Child Care in the House’s Most Recent COVID-19 Economic Stimulus Package
The House recently passed the Health and Economic Recovery Omnibus Emergency Solutions Act (the HEROES Act), a $3 trillion economic stimulus package introduced in response to the COVID-19 pandemic, which follows other legislative actions taken by Congress to help American families and businesses. Recognizing the essential role of child care — its proven benefits to a child’s learning and healthy development and its support of America’s labor market and economy by allowing parents to work or attend school — this legislation has included some provisions specific to the early learning and care industry, while investing in existing relief programs, as well as new programs, such as the Paycheck Protection Program (PPP), intended to offer assistance to businesses and individuals across the board, including child care. According to a recent survey, however, of the half of child care programs who applied for the PPP, only half, or approximately one quarter of the child care market, were approved for the loan.
After weeks in which this health and economic crisis have decimated the nation’s child care supply, it is clear lawmakers must include greater relief that is specific to the child care industry.
Here are the provisions and investments included in the HEROES Act that would be available to the child care industry:
- $7 billion for the Child Care and Development Block Grant (CCDBG) program. Funds are meant to supplement, not supplant State, Territory, and Tribal general revenue funds for child care assistance and may be used to:
- Continue to provide child care assistance to the essential workforce, regardless of income eligibility requirements;
- Provide relief from parental copayments or tuition payments;
- Provide assistance to eligible providers, even if they were not receiving CCDBG assistance prior to the public health emergency, for cleaning, sanitation, and other activities necessary to maintain or resume their operations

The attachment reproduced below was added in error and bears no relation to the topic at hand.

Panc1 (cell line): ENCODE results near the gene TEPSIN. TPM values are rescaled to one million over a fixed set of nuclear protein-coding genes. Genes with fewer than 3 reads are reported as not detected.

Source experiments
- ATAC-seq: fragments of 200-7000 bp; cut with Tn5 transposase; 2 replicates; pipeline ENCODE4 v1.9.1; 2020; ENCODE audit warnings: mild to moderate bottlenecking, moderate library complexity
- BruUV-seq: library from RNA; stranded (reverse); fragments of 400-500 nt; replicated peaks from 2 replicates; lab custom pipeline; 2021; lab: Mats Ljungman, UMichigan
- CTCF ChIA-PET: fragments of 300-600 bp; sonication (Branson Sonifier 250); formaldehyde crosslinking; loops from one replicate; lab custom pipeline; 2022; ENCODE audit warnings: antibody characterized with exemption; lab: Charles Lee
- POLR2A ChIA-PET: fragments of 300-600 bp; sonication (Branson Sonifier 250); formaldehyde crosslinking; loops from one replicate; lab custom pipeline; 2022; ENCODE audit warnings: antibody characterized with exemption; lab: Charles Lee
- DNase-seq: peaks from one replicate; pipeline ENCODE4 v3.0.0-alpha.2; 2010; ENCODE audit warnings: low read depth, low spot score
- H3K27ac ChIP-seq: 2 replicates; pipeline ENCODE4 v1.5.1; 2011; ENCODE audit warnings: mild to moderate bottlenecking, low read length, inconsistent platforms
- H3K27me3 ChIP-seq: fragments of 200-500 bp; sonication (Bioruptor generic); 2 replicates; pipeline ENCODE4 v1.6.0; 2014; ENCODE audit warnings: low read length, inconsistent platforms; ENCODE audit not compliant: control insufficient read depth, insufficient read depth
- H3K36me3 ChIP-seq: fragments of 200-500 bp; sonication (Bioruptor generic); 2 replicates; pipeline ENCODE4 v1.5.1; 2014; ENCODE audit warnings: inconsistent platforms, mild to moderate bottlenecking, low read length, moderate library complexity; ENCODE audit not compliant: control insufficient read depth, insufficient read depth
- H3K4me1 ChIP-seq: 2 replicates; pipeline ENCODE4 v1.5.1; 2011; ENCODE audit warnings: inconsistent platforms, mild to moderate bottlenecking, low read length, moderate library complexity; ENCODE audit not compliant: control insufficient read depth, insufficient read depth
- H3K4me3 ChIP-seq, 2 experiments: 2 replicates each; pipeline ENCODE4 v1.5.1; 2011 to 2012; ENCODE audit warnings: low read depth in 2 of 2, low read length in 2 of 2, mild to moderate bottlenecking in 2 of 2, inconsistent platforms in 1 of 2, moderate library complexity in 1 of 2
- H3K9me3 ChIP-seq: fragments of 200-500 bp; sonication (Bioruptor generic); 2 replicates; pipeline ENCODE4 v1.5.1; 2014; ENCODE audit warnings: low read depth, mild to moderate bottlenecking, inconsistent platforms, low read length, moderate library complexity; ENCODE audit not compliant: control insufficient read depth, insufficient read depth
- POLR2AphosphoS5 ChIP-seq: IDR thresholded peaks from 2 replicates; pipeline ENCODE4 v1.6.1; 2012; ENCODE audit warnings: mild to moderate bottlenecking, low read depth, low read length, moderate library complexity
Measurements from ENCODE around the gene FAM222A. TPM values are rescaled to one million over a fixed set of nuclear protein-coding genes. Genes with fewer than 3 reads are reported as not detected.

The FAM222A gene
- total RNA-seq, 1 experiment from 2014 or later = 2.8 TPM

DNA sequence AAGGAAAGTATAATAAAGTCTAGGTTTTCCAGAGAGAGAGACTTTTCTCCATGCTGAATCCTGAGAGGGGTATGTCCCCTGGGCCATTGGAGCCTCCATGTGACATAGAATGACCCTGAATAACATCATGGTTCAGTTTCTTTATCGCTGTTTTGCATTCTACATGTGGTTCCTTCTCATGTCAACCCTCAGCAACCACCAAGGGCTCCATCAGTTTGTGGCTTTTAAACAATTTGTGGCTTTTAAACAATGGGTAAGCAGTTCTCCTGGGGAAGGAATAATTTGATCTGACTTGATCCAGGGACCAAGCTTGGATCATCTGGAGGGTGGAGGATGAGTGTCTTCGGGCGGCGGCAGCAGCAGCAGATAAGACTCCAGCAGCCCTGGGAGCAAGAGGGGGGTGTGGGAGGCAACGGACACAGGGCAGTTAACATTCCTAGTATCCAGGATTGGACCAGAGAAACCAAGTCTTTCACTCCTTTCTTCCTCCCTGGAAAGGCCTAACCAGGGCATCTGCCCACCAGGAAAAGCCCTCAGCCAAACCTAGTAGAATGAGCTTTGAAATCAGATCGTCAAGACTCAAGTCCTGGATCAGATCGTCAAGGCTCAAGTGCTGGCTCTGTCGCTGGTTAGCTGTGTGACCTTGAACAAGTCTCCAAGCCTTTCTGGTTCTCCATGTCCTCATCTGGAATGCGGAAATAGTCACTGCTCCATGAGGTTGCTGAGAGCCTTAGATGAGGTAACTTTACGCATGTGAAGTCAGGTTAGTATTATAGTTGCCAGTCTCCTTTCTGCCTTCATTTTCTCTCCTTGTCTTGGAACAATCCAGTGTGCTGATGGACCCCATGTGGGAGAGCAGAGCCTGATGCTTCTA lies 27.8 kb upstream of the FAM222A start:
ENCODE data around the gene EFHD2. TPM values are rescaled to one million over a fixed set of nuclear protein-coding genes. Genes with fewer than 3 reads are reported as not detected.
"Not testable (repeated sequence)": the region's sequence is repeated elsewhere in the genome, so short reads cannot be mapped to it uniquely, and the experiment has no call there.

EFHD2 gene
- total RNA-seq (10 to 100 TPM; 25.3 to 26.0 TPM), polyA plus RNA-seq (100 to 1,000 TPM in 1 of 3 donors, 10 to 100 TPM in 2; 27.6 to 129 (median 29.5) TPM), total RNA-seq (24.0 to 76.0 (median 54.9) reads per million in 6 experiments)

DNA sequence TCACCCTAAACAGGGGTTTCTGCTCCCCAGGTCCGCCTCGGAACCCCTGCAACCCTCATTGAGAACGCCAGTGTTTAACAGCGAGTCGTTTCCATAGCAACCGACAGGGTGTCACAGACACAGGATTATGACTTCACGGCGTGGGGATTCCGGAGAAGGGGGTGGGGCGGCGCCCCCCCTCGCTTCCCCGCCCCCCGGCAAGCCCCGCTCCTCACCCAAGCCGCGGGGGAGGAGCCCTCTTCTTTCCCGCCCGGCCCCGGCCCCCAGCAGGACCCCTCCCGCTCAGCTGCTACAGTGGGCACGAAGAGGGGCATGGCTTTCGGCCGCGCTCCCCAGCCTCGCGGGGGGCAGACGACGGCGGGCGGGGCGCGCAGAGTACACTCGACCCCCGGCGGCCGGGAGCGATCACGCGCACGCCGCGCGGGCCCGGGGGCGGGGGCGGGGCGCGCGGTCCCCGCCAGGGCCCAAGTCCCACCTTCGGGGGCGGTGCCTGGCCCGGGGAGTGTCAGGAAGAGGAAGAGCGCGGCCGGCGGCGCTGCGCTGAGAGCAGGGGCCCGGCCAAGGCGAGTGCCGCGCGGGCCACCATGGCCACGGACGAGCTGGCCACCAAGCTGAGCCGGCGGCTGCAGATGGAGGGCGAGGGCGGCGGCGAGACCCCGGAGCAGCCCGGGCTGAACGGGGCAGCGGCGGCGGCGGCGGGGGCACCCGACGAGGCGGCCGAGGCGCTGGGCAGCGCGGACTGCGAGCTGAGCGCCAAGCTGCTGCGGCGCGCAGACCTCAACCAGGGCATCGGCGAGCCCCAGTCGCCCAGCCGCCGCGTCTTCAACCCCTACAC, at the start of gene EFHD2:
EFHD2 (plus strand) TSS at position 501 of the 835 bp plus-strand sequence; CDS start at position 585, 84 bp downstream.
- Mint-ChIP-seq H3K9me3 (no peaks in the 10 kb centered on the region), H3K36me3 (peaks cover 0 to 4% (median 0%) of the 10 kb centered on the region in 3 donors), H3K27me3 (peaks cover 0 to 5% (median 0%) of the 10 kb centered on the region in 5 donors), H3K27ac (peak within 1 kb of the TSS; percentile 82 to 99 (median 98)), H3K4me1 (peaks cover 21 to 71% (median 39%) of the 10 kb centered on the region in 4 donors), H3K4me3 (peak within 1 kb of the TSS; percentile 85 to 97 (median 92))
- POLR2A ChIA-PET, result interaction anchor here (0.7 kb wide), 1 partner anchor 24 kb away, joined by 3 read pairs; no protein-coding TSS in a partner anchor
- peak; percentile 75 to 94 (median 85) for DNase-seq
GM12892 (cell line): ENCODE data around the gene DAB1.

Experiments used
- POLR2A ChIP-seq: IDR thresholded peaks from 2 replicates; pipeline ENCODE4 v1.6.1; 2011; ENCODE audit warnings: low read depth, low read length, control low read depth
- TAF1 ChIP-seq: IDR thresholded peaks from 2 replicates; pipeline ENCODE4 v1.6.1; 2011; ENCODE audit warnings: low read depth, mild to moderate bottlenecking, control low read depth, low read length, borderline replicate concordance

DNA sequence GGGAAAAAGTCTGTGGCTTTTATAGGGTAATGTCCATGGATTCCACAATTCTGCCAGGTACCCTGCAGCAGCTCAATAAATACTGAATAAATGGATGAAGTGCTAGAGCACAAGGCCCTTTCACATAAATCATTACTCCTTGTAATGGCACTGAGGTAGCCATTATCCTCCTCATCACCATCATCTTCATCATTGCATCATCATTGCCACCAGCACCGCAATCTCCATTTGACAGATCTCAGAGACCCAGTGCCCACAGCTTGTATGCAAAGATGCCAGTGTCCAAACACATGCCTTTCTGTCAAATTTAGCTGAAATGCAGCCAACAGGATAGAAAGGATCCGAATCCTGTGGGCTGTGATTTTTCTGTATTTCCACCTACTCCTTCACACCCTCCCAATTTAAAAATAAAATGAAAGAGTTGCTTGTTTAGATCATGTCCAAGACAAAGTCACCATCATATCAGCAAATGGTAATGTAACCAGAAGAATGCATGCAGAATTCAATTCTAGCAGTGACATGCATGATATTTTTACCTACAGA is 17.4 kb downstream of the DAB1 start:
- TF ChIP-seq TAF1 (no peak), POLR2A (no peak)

- Allow lead agencies to de-link attendance from reimbursement during the public health emergency;
- Allow lead agencies to place conditions on payments made to providers to use a portion of their funds to continue to pay staff wages
- $850 million for the Social Services Block Grant (SSBG) to fund child and family care for essential workers, including health care sector and emergency response workers and other workers deemed essential by state or local officials, regardless of income. States would have several options for providing care, including reimbursing workers directly for care they obtain themselves, paying child care and adult care providers, and setting up emergency child care. The bill prohibits states from using these funds to supplant state funding used for child care or from excluding essential workers by requiring a means test for services.
- Amendments to tax provisions that benefit families with children, including changes to:
- Make the Child Tax Credit fully refundable for 2020; increase the amount to $3,000 per child ($3,600 for a child under age 6); make 17-year-olds qualifying children; and require the Secretary to make best efforts to provide the enhanced credit in the form of an advanced payment.
- Make the Child and Dependent Care Tax Credit fully refundable for 2020; increase the maximum credit rate to 50 percent; amend the phaseout threshold to begin at $120,000 instead of $15,000; and double the amount of expenses eligible for the credit to $6,000 for one qualifying individual and $12,000 for two or more qualifying individuals
- Increase the exclusion for employer-provided dependent care assistance from $5,000 to $10,500 (or $2,500 to $5,250 in the case of a separate return filed by a married individual) for 2020; and
- Allow participants of dependent care flexible spending arrangements to carry over up to the annual maximum amount of unused dependent care assistance benefits or contributions from 2020 to 2021.
The bill also includes $100 million for the Maternal, Infant, and Early Childhood Home Visiting program (MIECHV) in 2020. Among other provisions, through January 31, 2021, the bill allows MIECHV programs to conduct virtual home visits as needed to comply with public health directives, including helping families acquire needed technology; train home visitors on providing virtual services and assisting families with emergency preparedness and response; provide emergency supplies to families; and provide prepaid debit cards to families to help meet emergency needs. More information about the bill’s supports for young children, their families, and child care providers is available here.
This legislation comes on the heels of a bipartisan letter signed by 23 U.S. Senators from across the country calling for significant federal support for child care in any forthcoming COVID-19 recovery packages. Without substantial, specific relief that addresses the range of issues being faced by child care providers and the families they serve, there may not be a child care industry left to keep America working. Going forward, FFYF will continue to collaborate with members on both sides of the aisle to ensure that they understand the tremendous needs of the child care industry.